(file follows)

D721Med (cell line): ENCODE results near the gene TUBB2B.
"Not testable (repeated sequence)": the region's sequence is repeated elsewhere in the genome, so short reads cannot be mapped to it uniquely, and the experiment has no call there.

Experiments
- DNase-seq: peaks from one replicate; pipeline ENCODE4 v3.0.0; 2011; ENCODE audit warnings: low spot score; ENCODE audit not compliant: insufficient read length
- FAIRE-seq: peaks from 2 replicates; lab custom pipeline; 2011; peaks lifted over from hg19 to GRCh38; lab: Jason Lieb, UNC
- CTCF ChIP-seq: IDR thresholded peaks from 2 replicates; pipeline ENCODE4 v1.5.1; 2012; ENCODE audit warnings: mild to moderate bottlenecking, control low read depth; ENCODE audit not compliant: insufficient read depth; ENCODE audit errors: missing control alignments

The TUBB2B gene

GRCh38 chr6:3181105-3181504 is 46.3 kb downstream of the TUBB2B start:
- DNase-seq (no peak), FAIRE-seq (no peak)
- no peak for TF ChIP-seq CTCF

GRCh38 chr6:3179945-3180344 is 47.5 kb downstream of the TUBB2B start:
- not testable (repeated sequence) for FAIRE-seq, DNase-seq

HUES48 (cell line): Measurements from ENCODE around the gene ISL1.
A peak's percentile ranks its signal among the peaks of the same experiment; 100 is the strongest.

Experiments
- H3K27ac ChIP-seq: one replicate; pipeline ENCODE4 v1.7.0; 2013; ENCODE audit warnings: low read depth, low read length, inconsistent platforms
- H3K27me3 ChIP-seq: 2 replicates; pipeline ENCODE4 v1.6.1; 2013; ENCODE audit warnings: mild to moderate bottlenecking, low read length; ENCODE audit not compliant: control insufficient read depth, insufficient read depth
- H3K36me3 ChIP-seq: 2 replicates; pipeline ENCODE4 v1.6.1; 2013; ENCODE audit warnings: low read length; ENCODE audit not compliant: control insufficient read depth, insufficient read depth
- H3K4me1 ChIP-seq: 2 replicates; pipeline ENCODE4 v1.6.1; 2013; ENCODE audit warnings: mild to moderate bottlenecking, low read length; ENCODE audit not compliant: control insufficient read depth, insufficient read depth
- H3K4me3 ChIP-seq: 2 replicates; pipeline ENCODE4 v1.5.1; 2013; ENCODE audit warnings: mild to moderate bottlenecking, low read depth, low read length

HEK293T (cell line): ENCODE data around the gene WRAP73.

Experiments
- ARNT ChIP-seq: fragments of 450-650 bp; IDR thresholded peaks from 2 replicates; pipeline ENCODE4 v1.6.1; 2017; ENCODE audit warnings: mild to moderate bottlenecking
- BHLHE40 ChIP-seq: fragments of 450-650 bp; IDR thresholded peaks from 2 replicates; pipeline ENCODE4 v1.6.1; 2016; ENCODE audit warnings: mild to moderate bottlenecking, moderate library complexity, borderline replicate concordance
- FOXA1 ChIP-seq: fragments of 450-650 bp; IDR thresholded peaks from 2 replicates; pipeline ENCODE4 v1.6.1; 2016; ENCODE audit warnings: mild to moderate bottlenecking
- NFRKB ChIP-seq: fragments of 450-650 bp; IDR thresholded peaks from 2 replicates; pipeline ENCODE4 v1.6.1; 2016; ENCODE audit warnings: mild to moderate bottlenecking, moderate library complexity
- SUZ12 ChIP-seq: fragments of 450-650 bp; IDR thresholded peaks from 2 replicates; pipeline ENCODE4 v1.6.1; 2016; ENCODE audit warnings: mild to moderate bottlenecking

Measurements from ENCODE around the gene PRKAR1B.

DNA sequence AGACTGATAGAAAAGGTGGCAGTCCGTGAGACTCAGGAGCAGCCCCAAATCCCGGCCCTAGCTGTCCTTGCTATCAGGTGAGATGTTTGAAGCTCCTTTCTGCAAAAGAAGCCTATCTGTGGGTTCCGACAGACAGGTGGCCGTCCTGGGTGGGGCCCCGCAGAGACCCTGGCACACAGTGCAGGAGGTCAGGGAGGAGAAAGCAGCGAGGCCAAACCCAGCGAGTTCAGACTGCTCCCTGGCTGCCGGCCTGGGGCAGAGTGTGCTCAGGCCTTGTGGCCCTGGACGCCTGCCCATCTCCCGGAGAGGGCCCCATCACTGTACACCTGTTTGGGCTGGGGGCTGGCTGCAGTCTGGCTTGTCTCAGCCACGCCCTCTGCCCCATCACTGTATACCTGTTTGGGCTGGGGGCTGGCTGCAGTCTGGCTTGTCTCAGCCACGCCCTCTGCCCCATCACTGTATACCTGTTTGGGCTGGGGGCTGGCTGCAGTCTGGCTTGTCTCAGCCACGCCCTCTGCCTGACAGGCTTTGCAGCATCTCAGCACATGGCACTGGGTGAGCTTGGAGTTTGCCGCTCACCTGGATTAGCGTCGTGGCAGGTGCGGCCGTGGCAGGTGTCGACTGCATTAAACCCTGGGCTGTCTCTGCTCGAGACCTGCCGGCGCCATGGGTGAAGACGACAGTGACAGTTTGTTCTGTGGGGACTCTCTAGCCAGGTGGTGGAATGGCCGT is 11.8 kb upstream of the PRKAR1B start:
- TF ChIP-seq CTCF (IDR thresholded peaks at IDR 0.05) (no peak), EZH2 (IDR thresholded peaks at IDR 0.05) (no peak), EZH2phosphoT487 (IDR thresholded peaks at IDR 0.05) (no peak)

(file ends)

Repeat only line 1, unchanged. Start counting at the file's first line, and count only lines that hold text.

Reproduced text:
D721Med (cell line): ENCODE results near the gene TUBB2B.